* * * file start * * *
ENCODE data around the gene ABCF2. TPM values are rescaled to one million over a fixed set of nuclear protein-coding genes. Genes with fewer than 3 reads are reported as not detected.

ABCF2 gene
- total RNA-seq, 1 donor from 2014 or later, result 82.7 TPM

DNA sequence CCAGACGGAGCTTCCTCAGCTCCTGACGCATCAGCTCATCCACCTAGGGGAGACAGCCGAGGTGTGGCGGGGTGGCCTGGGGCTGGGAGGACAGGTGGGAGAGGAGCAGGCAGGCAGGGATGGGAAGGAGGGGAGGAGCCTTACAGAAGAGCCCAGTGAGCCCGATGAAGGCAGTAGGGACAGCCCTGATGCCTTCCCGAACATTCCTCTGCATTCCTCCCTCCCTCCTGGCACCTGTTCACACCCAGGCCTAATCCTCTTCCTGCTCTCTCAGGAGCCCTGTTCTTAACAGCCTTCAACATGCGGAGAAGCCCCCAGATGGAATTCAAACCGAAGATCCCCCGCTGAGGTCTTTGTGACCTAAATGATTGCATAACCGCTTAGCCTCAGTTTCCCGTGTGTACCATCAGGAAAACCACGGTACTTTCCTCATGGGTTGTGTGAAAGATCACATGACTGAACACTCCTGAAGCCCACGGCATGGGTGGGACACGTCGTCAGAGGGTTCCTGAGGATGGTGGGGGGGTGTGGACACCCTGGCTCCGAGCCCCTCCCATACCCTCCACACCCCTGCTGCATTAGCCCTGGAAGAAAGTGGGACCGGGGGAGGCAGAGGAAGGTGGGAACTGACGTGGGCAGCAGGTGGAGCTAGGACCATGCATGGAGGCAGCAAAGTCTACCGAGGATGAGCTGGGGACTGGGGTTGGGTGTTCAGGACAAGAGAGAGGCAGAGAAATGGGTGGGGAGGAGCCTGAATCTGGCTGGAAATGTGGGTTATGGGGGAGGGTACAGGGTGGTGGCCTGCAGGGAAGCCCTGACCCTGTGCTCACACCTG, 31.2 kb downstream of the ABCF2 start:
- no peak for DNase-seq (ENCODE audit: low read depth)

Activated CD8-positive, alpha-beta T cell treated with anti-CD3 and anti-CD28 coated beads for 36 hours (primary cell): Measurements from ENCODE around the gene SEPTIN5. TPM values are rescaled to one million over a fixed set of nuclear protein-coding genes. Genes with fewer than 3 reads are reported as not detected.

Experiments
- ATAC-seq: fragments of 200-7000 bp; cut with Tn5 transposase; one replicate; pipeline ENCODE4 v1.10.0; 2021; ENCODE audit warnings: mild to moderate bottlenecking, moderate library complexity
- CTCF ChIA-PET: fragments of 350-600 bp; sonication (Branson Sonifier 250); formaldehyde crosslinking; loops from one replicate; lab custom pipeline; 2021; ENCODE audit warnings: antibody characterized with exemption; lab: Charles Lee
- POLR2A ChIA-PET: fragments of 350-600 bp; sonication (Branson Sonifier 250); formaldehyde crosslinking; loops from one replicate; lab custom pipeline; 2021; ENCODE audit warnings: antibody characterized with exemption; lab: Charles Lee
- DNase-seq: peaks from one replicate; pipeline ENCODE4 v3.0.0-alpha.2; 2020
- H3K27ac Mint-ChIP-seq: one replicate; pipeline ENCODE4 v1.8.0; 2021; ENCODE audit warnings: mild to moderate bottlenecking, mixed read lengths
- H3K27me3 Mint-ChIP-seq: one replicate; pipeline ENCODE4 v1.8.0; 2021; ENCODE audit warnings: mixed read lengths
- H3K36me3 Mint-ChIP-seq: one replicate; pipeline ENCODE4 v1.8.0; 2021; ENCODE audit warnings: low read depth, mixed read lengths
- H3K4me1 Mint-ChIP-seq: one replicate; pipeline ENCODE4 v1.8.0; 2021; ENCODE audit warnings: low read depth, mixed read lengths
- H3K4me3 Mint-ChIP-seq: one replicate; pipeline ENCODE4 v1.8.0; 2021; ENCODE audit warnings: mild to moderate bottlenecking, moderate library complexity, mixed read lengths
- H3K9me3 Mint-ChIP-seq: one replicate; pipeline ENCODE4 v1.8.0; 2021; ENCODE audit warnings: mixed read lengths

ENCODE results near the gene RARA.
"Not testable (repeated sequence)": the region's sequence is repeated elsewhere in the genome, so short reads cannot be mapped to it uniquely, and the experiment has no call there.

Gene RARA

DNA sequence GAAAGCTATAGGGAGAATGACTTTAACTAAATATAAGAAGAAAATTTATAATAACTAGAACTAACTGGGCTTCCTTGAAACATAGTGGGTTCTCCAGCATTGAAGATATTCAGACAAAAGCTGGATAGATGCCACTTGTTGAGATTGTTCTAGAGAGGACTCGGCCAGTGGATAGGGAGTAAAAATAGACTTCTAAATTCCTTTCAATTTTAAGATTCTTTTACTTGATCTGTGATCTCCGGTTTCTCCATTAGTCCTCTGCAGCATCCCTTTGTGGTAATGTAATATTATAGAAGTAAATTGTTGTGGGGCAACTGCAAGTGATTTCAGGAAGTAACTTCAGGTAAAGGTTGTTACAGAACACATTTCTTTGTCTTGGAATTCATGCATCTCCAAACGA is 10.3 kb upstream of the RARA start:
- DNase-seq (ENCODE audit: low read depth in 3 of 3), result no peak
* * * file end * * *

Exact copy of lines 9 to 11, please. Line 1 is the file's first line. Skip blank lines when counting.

- CTCF ChIA-PET: fragments of 350-600 bp; sonication (Branson Sonifier 250); formaldehyde crosslinking; loops from one replicate; lab custom pipeline; 2021; ENCODE audit warnings: antibody characterized with exemption; lab: Charles Lee
- POLR2A ChIA-PET: fragments of 350-600 bp; sonication (Branson Sonifier 250); formaldehyde crosslinking; loops from one replicate; lab custom pipeline; 2021; ENCODE audit warnings: antibody characterized with exemption; lab: Charles Lee
- DNase-seq: peaks from one replicate; pipeline ENCODE4 v3.0.0-alpha.2; 2020